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SANTA ANA, Calif. — Backstage at the Santa Monica Civic Auditorium in October 1964, director Steve Binder greets each of the acts booked to play the T.A.M.I. Show — big names such as the Rolling Stones, the Beach Boys and the Supremes — and signs them up for rehearsal slots.


Only James Brown is having none of it.


“I introduced myself to him and I said I want to rehearse you at such and such a time,” Binder says of the bustling scene as the clock ticked down to show time for perhaps the first-ever rock ‘n’ roll concert movie.


“He just smiled and said, ‘Hey, Steve, you’ll know what to do when you see it.”


Thank goodness Binder did, for the footage he and his crew captured when James Brown and the Flames took the stage that night is the stuff of legend.


For four songs, Brown poured his heart and soul and sweat and voice into songs such as “Please Please Please” and “Night Train,” gliding across the dance floor in his trademark stutter-step slide, dropping to his knees and waving off his cape over and over to return to the stage for just one more verse.


That is just one of a dozen or more reasons why the restored version of “The T.A.M.I. Show” (Shout! Factory, $19.93) which arrives in stores on Tuesday for its first-ever home video release, is such an essential piece of rock ‘n’ roll history.


Part of its appeal is the freshness and breadth of the performers on the bill, from surf music to Motown to British rock.


But the movie also benefits from the allure of the long unattainable. “The T.A.M.I. Show” — the name stands for Teenage Awards Music International — has never been available for home viewing until now. Bootleg copies have circulated for years, but most were badly reproduced and missing the Beach Boys’ set because of a rights dispute.


“I think people will be delighted to again have all those acts on one show, and not just bits and pieces plucked out of different situations,” says Dean Torrence of the surf duo Jan & Dean.


“The opportunity of all these people being on the stage together is pretty damn neat,” he says. “It’s a pretty special moment.”


The film opens with footage of performers traveling to the show. Jan & Dean skateboard through L.A. while on the soundtrack they sing “Here They Come,” a theme written for the movie. The Barbarians, a now-forgotten garage band, hitch a ride on the back of a VW bus. Gerry and the Pacemakers make faces from onboard their tour bus.


The camera moves into the auditorium, Jan & Dean introduce Chuck Berry and we’re under way: crisp black-and-white images captured in a then-new but now-forgotten technology called Electronovision, groovy ‘60s dancers shimmying and shaking all over the stage, and off at the side, the Wrecking Crew, the fabled L.A. studio band that included Glen Campbell on guitar and Leon Russell on piano.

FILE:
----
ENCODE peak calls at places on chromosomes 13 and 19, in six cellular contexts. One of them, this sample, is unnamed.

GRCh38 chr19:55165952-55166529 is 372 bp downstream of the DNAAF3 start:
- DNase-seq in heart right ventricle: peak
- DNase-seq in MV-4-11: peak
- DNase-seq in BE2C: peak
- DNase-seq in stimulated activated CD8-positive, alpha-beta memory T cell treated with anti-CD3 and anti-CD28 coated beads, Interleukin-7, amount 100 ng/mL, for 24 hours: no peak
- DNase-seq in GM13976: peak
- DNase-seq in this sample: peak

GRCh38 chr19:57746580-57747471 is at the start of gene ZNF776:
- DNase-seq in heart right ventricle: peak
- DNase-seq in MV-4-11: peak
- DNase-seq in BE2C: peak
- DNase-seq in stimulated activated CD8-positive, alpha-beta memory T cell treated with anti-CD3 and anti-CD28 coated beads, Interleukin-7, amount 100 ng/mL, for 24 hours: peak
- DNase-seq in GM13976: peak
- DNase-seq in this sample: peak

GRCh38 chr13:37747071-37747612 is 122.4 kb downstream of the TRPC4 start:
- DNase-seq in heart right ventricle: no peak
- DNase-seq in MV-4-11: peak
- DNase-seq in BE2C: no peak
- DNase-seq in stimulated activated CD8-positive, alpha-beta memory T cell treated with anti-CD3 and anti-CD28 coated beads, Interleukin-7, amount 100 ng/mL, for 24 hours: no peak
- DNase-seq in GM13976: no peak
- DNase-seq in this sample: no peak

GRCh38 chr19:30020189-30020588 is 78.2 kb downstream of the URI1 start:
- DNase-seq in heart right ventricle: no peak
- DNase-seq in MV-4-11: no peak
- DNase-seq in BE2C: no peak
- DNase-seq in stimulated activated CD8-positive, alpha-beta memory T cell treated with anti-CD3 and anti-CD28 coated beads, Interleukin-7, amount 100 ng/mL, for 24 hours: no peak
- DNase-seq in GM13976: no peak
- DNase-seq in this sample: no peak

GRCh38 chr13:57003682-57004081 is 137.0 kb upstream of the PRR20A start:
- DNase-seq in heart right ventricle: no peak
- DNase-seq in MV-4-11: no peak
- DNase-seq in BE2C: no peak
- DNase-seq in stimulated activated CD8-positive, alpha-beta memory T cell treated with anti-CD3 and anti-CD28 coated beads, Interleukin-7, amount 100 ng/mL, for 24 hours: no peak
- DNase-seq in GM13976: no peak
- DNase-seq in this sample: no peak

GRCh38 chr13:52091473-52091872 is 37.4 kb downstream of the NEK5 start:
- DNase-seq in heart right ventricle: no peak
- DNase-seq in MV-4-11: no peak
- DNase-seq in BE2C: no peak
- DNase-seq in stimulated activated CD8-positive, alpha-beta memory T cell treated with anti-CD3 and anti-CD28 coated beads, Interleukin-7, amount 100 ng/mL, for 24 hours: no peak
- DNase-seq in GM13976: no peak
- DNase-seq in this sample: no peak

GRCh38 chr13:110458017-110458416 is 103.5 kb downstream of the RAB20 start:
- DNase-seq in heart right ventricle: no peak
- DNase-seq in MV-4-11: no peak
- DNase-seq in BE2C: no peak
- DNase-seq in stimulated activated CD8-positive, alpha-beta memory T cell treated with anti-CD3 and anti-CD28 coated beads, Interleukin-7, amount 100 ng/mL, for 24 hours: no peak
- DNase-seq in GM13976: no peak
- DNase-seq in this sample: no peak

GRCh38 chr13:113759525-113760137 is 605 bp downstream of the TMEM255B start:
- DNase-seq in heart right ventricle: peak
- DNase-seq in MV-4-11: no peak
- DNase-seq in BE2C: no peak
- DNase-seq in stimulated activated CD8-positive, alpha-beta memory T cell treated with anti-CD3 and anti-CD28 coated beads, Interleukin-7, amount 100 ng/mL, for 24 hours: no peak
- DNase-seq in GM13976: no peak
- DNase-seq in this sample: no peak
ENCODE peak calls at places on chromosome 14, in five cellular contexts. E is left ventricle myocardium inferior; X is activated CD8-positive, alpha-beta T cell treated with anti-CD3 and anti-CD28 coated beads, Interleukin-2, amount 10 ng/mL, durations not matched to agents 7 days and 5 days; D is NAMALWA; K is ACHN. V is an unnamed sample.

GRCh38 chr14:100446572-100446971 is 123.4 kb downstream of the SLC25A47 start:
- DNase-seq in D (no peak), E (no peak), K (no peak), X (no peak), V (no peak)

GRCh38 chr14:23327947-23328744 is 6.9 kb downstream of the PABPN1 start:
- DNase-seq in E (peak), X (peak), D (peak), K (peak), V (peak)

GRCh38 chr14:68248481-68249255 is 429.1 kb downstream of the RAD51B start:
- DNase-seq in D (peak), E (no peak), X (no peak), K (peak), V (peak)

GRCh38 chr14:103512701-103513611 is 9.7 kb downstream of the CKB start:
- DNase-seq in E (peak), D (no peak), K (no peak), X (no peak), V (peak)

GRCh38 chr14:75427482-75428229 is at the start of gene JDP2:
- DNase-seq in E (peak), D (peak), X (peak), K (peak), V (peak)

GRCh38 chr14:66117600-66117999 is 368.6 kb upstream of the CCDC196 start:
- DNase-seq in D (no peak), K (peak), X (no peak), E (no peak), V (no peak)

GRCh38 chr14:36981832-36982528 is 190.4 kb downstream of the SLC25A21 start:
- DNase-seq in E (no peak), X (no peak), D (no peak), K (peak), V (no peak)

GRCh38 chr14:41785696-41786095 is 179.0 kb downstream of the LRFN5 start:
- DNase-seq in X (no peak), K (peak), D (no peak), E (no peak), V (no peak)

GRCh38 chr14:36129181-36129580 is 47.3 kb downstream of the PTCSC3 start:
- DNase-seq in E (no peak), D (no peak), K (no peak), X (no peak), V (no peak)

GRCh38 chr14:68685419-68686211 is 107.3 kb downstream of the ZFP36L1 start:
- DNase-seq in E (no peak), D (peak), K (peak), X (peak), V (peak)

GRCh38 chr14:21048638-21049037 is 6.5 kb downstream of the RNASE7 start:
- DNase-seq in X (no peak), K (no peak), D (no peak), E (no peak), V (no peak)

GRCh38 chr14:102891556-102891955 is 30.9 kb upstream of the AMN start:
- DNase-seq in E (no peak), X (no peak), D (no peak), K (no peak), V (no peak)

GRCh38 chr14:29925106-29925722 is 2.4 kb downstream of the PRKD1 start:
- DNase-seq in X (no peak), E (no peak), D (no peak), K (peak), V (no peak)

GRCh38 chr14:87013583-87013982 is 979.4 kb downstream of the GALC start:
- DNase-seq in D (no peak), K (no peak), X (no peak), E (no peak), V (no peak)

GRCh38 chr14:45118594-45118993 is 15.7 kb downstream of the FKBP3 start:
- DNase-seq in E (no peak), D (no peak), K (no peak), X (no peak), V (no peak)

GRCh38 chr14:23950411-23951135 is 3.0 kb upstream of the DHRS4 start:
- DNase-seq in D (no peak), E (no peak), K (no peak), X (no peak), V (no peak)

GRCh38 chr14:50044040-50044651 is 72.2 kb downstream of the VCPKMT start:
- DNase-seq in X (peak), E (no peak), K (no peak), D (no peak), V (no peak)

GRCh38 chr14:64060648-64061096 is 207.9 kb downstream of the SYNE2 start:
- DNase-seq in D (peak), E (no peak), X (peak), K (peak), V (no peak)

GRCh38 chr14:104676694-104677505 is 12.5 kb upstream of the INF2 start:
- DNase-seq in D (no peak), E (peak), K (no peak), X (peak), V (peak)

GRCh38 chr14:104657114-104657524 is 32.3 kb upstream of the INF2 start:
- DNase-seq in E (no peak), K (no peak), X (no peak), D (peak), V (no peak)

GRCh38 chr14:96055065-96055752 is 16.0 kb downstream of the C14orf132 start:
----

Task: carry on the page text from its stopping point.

“We knew most all of them,” Torrence says of the lineup brought together for the show. “Just the English guys we had never worked together with before. Or the hippies.” (The Barbarians’ long hair and sandals made them the hippies to him, it seems.)


Torrence modestly suggests that he and Berry were picked as emcees because they lived nearby and were available. (Binder, however, says he suggested the duo for the gig, because his managers also represented Jan & Dean and asked him to recommend them to the producers.)


Despite all the star power assembled — Motown’s cream, hot Brit acts, L.A.‘s top surf groups — everyone got along in a laid-back camaraderie.


“In those days, people didn’t really even think about being separated out,” Torrence says. “We thought we were all one big family. I remember it being quite a hootenanny.


“Because Jan and I were a little bit more involved in almost every aspect of the thing, we didn’t have quite as much time to hang out backstage and eat some of the nice catered food, and drink anything that happened to be around.


“But like I said, we knew most of the performers already, so that was OK.”


Binder, the director of “The Steve Allen Show” at the time, had recently finished a music series, “Jazz Scene USA,” which left him eager for more music TV or movie projects. So when executive producer Bill Sargent asked him if wanted the job, he jumped at the chance.


With rock ‘n’ roll still in its early days — especially in its portrayal on TV — Binder was eager to find new ways to shoot live performances to recreate the immediacy of a concert.


“I was interested in seeing the sweat on the artists’ faces, and the audience being able to see them up real close,” he says.


Binder says he also arranged his cameras to shoot the performances from a variety of angles, not just the traditional front view used by most TV series at the time.


“I wanted to free the artists up, so I told them, ‘Do what you do naturally, and we’ll follow you,” says Binder, who directed many more music specials, most famously Elvis Presley’s “‘68 Comeback Special.”


That freedom led to a number of unexpected moments, Binder says, such as when Mick Jagger decided to walk out a runway into the audience, and of course, that sizzling James Brown set.


Legend has it that neither the Stones nor Brown were happy with their placement in the show, but Binder says his decision on sequencing the two acts worked out perfectly.


“I think it’s the best thing that happened to them,” Binder says of the Rolling Stones spot. “When Mick and the guys saw James’ act, Mick came out and cloned himself into sort of James.”

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